Editorial: Public comment at government meetings is a privilege, not a right

When two men interrupted the Board of Selectmen meeting Dec. 6 to exercise their “freedom of speech,” they may have been unaware of the state law governing meetings and the protocol established by Robert’s Rules of Order.

They may not have known that the public has a right to attend selectmen meetings but not to comment, which is at the board’s discretion. It’s important for everyone to know what’s required by law and rules of decorum and what’s discretionay.

The Courier consulted with Thomas A Hennick, public education officer at the Connecticut Freedom of Information Commission, and Robert’s Rules of Order for information.

“No board is required to have any public speaking under the Freedom of Information Commission law,” Mr. Hennick said in a phone interview. “If they do have it, how they handle it is entirely up to them. They can do it any way they want.”

Mr. Hennick said the selectmen could say they are not going to hear from anyone during their meeting, and they would have every right to do that. The board may have people removed if they are disruptive, and it’s up to the board to decide how to handle the situation if it escalates, such as whether to call the police, he said.

He cited Connecticut General Statutes 1-232 — Conduct of Meetings, which states that if a person or group interrupts a meeting of a public agency, and it interferes with the orderly conduct of the meeting, the indiviudals who are interrupting the meeting may be removed. If order is still not restored, the officials conducting the meeting may order the meeting room cleared and continue in session. Only matters on the agenda may be considered. The public agency may readmit individuals who are not disturbing the meeting.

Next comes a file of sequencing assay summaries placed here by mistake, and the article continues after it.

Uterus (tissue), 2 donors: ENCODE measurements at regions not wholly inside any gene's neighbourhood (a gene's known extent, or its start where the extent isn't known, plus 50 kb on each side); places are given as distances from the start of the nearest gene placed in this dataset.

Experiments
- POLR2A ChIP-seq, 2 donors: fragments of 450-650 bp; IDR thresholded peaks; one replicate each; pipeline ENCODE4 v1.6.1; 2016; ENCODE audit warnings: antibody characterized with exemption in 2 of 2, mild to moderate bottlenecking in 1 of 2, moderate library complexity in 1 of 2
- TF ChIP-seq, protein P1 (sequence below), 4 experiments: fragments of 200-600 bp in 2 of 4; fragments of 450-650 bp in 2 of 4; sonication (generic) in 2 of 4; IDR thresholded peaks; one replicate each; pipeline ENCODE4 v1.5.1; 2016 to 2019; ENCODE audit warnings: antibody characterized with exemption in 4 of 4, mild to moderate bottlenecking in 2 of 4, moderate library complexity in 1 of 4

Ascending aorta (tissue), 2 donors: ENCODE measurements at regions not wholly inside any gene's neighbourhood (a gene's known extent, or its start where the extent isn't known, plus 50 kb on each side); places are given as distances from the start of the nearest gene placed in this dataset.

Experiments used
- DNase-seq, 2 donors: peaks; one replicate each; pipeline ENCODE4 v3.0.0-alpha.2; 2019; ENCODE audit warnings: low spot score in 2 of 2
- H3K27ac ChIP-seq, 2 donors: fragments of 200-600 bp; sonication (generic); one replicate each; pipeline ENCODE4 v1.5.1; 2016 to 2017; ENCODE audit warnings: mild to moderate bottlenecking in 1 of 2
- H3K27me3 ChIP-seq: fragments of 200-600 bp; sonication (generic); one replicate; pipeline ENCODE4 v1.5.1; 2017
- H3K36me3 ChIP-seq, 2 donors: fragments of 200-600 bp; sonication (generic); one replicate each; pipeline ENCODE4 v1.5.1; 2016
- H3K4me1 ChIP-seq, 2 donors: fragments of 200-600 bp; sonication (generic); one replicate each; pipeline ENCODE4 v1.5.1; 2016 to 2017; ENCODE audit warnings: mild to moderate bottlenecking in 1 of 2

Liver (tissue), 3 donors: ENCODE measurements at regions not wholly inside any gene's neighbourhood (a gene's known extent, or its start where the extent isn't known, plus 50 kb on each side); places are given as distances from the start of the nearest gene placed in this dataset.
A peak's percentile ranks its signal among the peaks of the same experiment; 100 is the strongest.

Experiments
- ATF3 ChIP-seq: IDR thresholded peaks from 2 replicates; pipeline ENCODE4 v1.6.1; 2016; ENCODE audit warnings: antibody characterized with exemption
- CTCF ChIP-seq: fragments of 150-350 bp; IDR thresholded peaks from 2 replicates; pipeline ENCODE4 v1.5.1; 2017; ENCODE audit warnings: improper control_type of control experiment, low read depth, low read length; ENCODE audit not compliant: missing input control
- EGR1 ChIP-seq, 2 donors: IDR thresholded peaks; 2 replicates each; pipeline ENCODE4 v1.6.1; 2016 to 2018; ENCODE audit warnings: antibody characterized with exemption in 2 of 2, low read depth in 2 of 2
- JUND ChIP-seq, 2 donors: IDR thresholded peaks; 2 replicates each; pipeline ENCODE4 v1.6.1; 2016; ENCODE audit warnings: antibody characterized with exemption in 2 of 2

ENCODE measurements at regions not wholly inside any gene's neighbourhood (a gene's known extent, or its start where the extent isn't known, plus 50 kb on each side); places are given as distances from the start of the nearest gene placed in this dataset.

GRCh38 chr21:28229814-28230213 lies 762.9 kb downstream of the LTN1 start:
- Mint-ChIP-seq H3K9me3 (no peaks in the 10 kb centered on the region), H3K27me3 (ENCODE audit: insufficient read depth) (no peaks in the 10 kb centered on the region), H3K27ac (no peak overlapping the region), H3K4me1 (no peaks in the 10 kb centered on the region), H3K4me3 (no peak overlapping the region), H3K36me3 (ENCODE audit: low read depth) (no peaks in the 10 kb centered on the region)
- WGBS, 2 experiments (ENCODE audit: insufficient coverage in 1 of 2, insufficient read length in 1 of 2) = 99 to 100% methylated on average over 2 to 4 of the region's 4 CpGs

Robert’s Rules of Orders contains a section titled “Removing an Offender from the Assembly Hall.” It states that anyone attending a meeting can be removed from the assembly hall. The chair has the power to remove a nonmember at any time during a meeting, and this person has no right to appeal.

Government agencies may appoint a sergeant-at-arms to act as a doorkeeper. If a person is asked to leave and refuses, the chair should see that order is enforced. The chair may appoint a committee to escort the person to the door or ask the sergeant-at-arms to remove the person. If they can’t persuade the person to leave, the agency should call the police, Robert’s Rules states.

First Selectman Tom Herrmann has called the police during previous meeting disruptions by the the same two individuals. The police advised the two to conduct themselves in an orderly fashion. However, they did not heed the advice, and their behavior at the Dec. 6 meeting resulted in charges.

Going forward the selectmen should continue to allow public comment and crack down on disruptive behavior. The selectmen would be well advised to appoint a sergeant-at-arms to reduce the need for police intervention.

Residents should be free to exercise their right of speech so long as they do so in a respectful and orderly fashion and understand that public comment is a privilege, not a right.

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